Erratic exchange rates

zar-krw-exchange rate 2008Source:

The past few weeks have been a financial rollercoaster. The problems on Wall Street are being felt all over the world, and some of the people that feel it most are those that work overseas and send money home, including yours truly (and every other English teacher in Korea). I have spent this time on the edge of my seat watching the exchange rates climb and fall, dragging my stress levels along for the ride.

Average Exchange Rates and Recent Fluctuations

The average exchange rate between the South Korean won (KRW) and the South African Rand (ZAR) since I arrived here in March 2008 has been between 125KRW/1ZAR and 135KRW/1ZAR. So an average monthy salary of 2,000,000 KRW has averaged out at between R16,000 and R14,800. But when the problems on Wall Street became evident in September, things started going a bit haywire.

Over the past two months or so, the exchange rate has gone from an average of 135KRW/1ZAR, up to over 150KRW/1ZAR (weak KRW/strong ZAR), and then all the way down to 114KRW/1ZAR (strong KRW/weak ZAR), and as of today somewhere around 130KRW/1ZAR. Heaven alone knows what the rate will be on Monday.

What do these fluctations mean? Well, at 135KRW/1ZAR, a salary of 2,000,000 KRW is about R14,800. At 150KRW/1ZAR the same 2,000,000 KRW salary is only worth R13,300. And then from that low, an exchange rate of 114KRW/1ZAR is worth R17,500. That’s R4000 difference in salary just on exchange rate fluctuations!

That kind of extreme fluctuation happened two weeks ago. The rate went from 150KRW/1ZAR to 114KRW/1ZAR within two days. So I sent money home to SA at the low point, and did pretty well. If I’d sent money earlier in the week I’d have lost a bundle. I think I got lucky, because I’m not sure where the exchange rate will go from here.

What’s going on?

At the moment, both the ZAR and the KRW are weak against the US dollar. Why this is the case, I can’t really tell you. But from what I understand it probably has to do with perceptions of relative weakness in the South African and South Korean economies. I say perceptions because the South African economy and financial system are very stable, not that international investors see it that way. Anyway, the US dollar is seen as safer than the ZAR or the KRW, so investors are pulling their money out of the South African and South Korean economies. This results in a drop in the relative value of the ZAR and KRW. Why people trust the US financial system even though they are the cause of the current problems (and of the Great Depression) is totally beyond my comprehension.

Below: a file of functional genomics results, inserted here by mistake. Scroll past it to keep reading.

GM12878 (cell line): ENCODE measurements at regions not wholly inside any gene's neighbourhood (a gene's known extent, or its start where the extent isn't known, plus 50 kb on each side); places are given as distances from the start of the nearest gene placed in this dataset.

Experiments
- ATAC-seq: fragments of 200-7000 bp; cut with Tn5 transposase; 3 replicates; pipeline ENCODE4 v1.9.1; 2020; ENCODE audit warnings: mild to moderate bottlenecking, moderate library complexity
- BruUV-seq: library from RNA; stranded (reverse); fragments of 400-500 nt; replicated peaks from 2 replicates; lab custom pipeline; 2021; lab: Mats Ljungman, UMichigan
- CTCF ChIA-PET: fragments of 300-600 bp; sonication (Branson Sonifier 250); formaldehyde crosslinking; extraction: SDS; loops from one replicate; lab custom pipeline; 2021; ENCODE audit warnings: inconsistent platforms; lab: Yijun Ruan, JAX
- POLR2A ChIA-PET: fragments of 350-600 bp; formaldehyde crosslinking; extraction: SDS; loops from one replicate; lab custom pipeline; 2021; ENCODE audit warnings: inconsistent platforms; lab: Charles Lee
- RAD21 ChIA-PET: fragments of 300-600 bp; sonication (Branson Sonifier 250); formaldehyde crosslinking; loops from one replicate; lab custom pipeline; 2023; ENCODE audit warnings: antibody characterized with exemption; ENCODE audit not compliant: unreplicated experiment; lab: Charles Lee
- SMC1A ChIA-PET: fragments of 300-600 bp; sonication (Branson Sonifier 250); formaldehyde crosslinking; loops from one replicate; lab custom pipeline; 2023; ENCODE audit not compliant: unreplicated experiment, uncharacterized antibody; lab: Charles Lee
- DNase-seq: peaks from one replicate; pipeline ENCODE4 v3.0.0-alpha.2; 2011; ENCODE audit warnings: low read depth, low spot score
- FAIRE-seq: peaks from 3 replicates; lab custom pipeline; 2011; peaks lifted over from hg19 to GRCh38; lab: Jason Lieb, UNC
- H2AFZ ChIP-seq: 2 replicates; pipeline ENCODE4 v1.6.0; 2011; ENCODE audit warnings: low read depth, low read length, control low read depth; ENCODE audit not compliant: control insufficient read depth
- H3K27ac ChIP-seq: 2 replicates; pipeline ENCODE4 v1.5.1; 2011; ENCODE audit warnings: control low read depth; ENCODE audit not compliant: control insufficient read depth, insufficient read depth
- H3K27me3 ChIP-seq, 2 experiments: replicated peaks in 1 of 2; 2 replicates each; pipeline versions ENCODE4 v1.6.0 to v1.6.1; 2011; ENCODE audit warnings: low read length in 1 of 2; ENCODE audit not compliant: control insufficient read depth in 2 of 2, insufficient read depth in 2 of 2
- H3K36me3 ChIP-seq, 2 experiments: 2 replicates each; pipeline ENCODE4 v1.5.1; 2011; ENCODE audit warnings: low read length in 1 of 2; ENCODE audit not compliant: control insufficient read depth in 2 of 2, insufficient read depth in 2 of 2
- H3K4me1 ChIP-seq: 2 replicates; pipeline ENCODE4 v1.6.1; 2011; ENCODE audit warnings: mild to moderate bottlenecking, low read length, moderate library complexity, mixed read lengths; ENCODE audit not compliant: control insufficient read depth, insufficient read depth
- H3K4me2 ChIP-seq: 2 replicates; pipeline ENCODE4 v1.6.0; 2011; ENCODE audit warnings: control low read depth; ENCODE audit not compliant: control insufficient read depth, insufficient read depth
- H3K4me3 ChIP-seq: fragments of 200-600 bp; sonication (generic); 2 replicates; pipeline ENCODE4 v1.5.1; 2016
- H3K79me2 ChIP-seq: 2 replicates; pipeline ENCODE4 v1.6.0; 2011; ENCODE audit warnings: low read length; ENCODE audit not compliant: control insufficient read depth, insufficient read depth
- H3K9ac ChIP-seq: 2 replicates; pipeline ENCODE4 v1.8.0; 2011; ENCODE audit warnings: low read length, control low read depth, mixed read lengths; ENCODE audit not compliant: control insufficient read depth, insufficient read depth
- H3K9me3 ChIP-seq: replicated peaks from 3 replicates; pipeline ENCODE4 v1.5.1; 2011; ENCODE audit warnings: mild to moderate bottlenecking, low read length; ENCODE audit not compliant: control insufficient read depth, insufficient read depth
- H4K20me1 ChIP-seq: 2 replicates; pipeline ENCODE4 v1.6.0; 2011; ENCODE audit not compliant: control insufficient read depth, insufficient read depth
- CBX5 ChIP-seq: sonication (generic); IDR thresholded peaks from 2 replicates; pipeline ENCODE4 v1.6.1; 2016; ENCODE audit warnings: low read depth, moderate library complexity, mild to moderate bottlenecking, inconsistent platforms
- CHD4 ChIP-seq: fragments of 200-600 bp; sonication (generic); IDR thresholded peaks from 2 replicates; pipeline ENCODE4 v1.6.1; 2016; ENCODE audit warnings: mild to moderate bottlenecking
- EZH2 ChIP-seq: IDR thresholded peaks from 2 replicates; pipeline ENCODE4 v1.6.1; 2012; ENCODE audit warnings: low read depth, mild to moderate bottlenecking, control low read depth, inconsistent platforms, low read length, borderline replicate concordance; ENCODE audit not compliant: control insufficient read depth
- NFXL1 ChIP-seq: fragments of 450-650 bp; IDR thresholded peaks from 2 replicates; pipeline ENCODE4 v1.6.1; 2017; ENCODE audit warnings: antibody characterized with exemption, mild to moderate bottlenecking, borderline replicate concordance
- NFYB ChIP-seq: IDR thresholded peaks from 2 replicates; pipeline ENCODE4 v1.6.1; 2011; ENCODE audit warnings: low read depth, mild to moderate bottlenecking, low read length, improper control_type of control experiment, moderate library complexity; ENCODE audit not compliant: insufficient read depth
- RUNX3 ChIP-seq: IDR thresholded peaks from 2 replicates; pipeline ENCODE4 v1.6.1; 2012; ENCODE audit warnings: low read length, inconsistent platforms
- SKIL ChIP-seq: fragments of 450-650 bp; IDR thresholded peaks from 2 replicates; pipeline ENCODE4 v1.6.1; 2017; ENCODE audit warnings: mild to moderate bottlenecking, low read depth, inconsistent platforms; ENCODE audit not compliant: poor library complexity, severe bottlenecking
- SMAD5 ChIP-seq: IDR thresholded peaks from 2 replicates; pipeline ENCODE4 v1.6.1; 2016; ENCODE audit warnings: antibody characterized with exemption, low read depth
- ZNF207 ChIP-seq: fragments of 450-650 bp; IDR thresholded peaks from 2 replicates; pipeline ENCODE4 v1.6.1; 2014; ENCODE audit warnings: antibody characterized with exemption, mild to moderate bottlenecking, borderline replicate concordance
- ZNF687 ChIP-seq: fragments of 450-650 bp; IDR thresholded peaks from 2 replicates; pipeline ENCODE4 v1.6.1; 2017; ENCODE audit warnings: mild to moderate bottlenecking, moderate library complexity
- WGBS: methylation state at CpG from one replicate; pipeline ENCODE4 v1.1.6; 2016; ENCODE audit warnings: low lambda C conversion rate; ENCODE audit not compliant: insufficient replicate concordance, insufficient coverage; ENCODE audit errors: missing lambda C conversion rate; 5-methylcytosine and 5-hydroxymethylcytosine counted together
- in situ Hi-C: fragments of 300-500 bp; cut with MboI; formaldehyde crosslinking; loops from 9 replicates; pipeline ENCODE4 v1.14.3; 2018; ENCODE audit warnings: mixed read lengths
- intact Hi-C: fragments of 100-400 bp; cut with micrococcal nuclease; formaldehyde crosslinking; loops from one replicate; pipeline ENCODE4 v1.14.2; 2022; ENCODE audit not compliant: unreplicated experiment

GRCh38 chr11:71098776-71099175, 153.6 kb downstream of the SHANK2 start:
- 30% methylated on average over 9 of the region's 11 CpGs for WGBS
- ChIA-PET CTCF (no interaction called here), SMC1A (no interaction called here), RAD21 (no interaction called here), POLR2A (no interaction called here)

So at one point the KRW was taking a beating, while the ZAR was doing well. That’s when the exchange rate was terrible for anyone earning KRW. And then two weeks ago the ZAR all of a sudden took a huge dip against the US dollar, and the exchange rate with the KRW improved. Basically, both the ZAR and KRW were doing pretty badly against the US dollar. Misery loves company, and in this case it was a good thing for anyone earning KRW  and wanting to send money to South Africa.

Since then the exchange rate has been shooting up and down on a daily basis. I’m not going to send money home for a while, but for when I do I’ve picked an exchange rate range that will be reasonably ok. Anytime the exchange rate hits that, I’ll send money home.

So is it still worth it to work in Korea?

At the moment it’s still worth it to come and work in Korea. If you were American/Canadian/British – hell, anything other than South African – then it would probably not look so good. But since the ZAR and the KRW are both doing about equally badly against the US dollar, it should still be attractive to South Africans. However, the exchange rates are still incredibly volatile, and will likely keep going up and down for the next few months.

The worst exchange rate in recent years was during 2004, when it went as high as 190KRW/1ZAR (very weak KRW/strong ZAR). If that happened again then a salary of 2,000,000 KRW would only be R10,500. At that rate I would probably stay at home, or rather go to China, Taiwan or Japan.